On August 30, the International Day of the Victims of Forced Disappearances was commemorated.
On August 9, the International Day of Indigenous Peoples was commemorated under the theme "COVID-19 and the resilience of indigenous peoples", recognizing the effort of indigenous communities to seek their own solutions to the pandemic through knowledge and traditional practices1.
"We oppose development that reduces our forests, that destroys our lands" (...) With the pandemic we will have to live the rest of our lives. "
Jorge Sibas, leader of the Brörán people and Costa Rican defender.
According to the Mesoamerican Women Human Rights Defenders Initiative (Iniciativa Mesoamericana de Mujeres Defensoras de Derechos Humanos)1
Civil society organizations, government institutions and international community spoke out against threats received by Consorcio Oaxaca and claimed immediate actions by Mexican Government to protect its staff.
Last Thursday, July 2, PBI organized a virtual seminar on the defense of the rights of migrants in the time of COVID-19 in collaboration with Madrid’s University Carlos III, and for which we had the presence of the Special Rapporteur on Human Rights of Migrants from the United Nations, Professor Felipe González Morales.
In the state of the health emergency caused by Covid-19, human rights defenders, journalists and CSOs urge the Mexican Government and its institutions to generate measures in order to guarantee the right to defend human rights, in accordance with national and international recommendations.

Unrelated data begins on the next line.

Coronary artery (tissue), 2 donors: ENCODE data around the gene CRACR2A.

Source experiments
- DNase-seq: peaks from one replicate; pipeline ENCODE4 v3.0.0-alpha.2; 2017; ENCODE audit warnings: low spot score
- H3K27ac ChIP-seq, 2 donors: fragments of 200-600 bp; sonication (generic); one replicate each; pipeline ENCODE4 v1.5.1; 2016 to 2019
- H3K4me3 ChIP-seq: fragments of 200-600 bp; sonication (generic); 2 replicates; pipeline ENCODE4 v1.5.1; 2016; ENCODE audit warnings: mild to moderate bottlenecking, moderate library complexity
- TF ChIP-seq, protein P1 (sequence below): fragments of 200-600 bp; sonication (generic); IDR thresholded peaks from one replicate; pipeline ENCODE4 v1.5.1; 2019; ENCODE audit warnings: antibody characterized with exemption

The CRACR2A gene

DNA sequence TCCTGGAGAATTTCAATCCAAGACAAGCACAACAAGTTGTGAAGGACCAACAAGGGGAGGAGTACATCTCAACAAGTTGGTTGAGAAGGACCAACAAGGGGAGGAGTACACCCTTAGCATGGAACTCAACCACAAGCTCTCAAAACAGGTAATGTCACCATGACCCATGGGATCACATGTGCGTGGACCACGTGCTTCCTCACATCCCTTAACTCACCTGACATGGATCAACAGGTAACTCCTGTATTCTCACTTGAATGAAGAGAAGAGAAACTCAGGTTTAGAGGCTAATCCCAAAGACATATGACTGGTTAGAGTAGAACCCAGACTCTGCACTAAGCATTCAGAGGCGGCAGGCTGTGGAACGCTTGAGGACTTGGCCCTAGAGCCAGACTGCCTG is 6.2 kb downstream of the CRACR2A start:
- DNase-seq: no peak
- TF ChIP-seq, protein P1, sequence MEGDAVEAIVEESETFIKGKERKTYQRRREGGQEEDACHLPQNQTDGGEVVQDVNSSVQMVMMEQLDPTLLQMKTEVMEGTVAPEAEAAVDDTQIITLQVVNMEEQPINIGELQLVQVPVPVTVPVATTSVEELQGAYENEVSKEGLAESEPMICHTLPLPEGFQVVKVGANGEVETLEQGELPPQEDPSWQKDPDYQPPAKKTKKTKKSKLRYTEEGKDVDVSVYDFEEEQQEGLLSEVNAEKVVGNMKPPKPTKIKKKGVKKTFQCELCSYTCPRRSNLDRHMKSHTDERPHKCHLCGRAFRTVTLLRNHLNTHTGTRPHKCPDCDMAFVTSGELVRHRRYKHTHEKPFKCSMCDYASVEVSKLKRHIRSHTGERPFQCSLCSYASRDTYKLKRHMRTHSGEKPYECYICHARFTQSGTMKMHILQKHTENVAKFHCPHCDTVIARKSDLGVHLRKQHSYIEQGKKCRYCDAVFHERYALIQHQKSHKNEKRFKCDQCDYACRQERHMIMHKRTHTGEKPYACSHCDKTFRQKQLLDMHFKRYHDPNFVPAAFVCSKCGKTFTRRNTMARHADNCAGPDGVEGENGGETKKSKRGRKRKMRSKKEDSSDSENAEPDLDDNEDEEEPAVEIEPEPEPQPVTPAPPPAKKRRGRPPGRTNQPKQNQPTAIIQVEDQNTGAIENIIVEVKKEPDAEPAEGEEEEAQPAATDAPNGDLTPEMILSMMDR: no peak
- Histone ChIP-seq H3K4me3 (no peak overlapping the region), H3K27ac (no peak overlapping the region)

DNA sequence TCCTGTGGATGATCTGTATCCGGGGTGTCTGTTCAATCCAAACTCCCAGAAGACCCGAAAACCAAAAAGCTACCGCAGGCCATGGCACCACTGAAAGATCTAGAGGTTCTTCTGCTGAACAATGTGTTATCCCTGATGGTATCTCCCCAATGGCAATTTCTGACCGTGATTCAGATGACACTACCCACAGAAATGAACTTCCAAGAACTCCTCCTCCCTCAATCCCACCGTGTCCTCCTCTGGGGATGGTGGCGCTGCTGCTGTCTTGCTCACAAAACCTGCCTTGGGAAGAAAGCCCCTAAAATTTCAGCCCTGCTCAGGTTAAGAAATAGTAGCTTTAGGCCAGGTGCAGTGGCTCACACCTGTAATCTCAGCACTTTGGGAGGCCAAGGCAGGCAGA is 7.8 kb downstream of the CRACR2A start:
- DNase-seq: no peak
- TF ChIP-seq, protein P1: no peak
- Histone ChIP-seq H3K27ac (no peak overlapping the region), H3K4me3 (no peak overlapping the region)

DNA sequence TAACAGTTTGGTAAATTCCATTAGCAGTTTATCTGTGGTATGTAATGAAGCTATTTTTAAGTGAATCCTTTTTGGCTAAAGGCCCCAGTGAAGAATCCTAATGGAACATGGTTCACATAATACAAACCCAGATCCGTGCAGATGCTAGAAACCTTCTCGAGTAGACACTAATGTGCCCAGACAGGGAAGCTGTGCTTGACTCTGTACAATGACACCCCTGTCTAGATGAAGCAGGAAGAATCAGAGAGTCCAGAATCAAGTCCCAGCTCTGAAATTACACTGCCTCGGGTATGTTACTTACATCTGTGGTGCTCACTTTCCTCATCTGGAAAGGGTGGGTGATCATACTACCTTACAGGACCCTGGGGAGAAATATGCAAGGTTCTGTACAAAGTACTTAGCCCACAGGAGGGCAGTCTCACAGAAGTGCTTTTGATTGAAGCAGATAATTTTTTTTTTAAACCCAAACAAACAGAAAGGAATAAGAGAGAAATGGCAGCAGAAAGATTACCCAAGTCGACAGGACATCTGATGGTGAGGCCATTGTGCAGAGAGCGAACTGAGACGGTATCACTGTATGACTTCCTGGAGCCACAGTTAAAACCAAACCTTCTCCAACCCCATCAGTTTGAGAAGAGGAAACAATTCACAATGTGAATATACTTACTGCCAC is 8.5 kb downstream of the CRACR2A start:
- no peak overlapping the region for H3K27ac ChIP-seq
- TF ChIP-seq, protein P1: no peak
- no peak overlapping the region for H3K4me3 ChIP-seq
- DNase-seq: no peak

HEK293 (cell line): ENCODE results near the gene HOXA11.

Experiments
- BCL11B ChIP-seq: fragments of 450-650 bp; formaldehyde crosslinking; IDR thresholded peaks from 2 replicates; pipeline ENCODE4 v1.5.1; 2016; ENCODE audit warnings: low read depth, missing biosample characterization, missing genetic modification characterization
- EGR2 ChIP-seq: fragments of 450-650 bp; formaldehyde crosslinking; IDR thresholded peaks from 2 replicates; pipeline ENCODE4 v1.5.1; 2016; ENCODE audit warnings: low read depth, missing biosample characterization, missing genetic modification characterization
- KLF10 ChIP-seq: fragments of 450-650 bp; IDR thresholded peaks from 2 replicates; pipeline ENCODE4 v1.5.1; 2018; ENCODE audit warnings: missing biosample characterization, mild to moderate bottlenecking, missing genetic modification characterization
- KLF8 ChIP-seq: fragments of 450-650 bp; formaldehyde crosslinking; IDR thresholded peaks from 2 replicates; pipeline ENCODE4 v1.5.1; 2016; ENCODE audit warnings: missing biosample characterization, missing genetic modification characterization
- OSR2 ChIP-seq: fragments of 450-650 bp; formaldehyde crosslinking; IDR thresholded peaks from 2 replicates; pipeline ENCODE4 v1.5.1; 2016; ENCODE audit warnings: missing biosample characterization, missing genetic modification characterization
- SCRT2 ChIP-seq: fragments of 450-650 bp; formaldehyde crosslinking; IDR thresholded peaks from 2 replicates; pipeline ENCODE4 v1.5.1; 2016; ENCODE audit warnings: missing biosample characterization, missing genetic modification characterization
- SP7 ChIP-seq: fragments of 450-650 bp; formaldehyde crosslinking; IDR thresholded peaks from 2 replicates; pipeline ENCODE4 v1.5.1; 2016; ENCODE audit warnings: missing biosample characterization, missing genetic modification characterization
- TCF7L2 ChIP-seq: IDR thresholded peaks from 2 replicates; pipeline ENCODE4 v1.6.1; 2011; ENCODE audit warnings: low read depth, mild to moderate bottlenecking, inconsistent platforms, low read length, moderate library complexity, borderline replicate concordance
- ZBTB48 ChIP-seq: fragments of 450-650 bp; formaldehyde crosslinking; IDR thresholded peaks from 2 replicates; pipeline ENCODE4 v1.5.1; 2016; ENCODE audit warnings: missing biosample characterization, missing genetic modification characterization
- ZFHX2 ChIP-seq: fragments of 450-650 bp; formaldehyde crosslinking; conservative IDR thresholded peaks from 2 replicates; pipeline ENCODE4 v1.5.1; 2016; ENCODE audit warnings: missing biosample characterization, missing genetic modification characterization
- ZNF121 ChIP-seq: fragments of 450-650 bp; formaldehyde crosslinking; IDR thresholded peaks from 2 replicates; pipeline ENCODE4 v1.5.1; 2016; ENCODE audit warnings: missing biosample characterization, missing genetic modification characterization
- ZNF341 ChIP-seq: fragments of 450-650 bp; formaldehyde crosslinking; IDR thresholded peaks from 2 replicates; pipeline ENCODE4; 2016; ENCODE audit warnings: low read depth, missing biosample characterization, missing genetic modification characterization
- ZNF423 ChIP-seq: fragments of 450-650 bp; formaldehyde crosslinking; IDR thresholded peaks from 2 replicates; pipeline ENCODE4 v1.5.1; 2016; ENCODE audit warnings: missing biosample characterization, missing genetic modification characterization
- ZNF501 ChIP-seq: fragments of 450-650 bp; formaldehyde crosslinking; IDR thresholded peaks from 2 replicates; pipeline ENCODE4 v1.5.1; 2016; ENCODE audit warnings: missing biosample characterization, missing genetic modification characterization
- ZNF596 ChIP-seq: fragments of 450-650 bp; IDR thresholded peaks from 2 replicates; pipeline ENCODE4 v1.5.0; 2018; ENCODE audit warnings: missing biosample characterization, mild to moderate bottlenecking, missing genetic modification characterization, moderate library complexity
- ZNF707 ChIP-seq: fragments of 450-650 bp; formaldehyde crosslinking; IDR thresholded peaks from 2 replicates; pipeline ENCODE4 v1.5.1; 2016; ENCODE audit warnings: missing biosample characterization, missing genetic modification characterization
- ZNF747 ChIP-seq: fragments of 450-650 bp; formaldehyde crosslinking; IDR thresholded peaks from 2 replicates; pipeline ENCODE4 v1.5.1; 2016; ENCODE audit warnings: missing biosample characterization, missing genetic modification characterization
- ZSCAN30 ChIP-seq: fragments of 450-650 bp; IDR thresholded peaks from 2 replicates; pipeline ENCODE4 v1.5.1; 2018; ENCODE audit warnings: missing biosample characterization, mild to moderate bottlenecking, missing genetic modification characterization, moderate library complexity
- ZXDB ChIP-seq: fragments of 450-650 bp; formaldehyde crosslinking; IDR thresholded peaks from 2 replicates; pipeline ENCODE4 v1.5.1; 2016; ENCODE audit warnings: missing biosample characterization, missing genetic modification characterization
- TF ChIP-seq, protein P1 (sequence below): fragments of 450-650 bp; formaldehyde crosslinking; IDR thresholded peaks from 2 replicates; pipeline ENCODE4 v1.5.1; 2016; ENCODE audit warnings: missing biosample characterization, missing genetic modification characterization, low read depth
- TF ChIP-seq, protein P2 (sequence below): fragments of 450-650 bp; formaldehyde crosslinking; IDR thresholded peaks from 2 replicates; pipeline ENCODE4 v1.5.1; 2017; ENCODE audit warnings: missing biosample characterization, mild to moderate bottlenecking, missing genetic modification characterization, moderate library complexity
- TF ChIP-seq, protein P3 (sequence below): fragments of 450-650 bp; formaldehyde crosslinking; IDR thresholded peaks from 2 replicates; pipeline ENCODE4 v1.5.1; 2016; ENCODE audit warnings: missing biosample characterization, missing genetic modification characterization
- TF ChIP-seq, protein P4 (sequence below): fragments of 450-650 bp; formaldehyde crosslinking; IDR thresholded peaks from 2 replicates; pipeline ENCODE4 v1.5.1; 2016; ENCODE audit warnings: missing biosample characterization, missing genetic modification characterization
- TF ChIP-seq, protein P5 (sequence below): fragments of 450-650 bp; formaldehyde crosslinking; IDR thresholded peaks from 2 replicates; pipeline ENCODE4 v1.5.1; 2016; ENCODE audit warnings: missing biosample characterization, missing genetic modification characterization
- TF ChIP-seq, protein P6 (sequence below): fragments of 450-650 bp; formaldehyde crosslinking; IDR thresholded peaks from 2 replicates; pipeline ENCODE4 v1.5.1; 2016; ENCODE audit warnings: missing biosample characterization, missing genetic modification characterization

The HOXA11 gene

On April 28th, the European Commission announced the conclusion of negotiations surrounding the EU-Mexico Global Agreement, following a phone call between commissioner Phil Hogan and the Mexican Economic Minister, Graciela Márquez Colín.1 This commercial agreement, whose negotiations had been on hold since part way through 2018, was finalized in a moment in which civil society’s attention centers on responding to the challenges presented by the COVID-19 pandemic, with limited capacity for reaction and oppositio
“Pasta de Conchos is very important because it will set a precedent for how mining should operate, how workers should be treated, and [show] that companies should think twice before opening mines”, Cristina Auerbach.
Advanced a decade ago by Mexican civil society and international bodies, the introduction of the Protection Mechanism for Human Rights Defenders and Journalists (Mecanismo de Protección para Personas Defensoras de Derechos Humanos y Periodistas) was a significant step forward for human rights in Mexico. However, the Mechanism continues to demonstrate notable deficiencies and concerning failures in the high-risk context faced by Mexican human rights defenders (HRDs).